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Center Market (1864) (109)

Pennsylvania Avenue between 7th and 9th Streets, NW
Partially constructed in 1864; demolished by order of Congress, 1865

Improving Washington's Center Market, originally built in 1802, had been discussed for many years. Though located at Pennsylvania Avenue, a prestigious location between the White House and the Capitol, by 1850, the ramshackle collection of frame buildings had long been an eyesore and threat to public health. By early 1863, Mayor Richard Wallach called on Cluss and Kammerhueber to design a brick structure facing Pennsylvania Avenue that would provide a link between two frame buildings that faced 7th and 9th streets.

The architects designed a two-story building with stalls on the first level and four large galleries on the second, and a large, 60 square-foot open space in the second floor that allowed light and air to reach the first floor. At 92 by 106 feet and gables at 75 feet, the new building would be a substantial addition to the Market Space complex and to the Pennsylvania Avenue streetscape.

Though the Market House was well under way by early June 1864, members of the House of Representatives District Committee and then the entire House of Representatives voted unanimously to stop construction of the market building. Their resolution noted that Congress had not authorized the building that was located on a federal reservation (though other market buildings already existed there) and they did not want to block the view of the Smithsonian Institution or the flow of air across the Mall. The reasons put forward by the House disguised a local grab for power and profit that the Evening Star, published by Mayor Wallach's brother was happy to explain. "Interested parties who have axes to grind" favored a private market, "if they can get rid of the Center Market." The new building would have made it much more difficult to argue that the city government could not successfully build and operate a market house that satisfied high standards for public health. The newspaper predicted that a private market house would raise consumer costs by 15-25 per cent.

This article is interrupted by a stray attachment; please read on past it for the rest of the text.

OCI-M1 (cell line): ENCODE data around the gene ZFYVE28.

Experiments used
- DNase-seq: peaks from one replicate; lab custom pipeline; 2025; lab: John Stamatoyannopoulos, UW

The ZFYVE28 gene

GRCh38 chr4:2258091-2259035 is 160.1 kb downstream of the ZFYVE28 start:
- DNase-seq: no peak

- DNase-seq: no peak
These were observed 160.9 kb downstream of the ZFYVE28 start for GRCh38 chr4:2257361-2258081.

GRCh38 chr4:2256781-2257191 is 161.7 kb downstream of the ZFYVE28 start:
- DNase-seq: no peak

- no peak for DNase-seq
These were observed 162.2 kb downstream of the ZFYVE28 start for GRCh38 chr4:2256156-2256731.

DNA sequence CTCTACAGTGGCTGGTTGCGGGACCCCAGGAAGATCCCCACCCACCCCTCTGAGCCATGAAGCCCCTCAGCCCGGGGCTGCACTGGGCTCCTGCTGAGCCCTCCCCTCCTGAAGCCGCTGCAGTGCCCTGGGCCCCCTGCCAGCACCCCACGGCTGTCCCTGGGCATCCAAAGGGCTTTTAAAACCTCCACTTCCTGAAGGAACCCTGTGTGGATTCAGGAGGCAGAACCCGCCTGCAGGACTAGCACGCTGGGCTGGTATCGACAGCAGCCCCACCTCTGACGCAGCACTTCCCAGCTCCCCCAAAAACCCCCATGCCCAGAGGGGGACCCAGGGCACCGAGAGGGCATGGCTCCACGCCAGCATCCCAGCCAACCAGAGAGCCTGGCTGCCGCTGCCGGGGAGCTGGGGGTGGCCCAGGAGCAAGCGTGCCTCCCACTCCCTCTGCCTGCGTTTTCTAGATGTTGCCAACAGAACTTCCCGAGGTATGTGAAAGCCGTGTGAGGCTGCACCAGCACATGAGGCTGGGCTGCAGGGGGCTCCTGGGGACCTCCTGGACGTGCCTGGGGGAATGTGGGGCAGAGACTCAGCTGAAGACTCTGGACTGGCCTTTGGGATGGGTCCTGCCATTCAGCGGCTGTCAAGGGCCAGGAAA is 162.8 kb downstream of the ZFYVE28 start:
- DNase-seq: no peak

Cluss and Kammerhueber had no part in the brief standoff between the city and Congress. The District of Columbia's constitutional status was much like a colony, and the city was forced to tear down the walls of the building which had reached second story height. Enough had been built, however to establish what a modern market building would look like. Within five years, a rising group of businessmen-politicians led by Alexander R. Shepherd, received a Congressional charter to build a private market on the same ground. Cluss became their architect in 1870 and designed the five-building complex also called Center Market (see no. 20).




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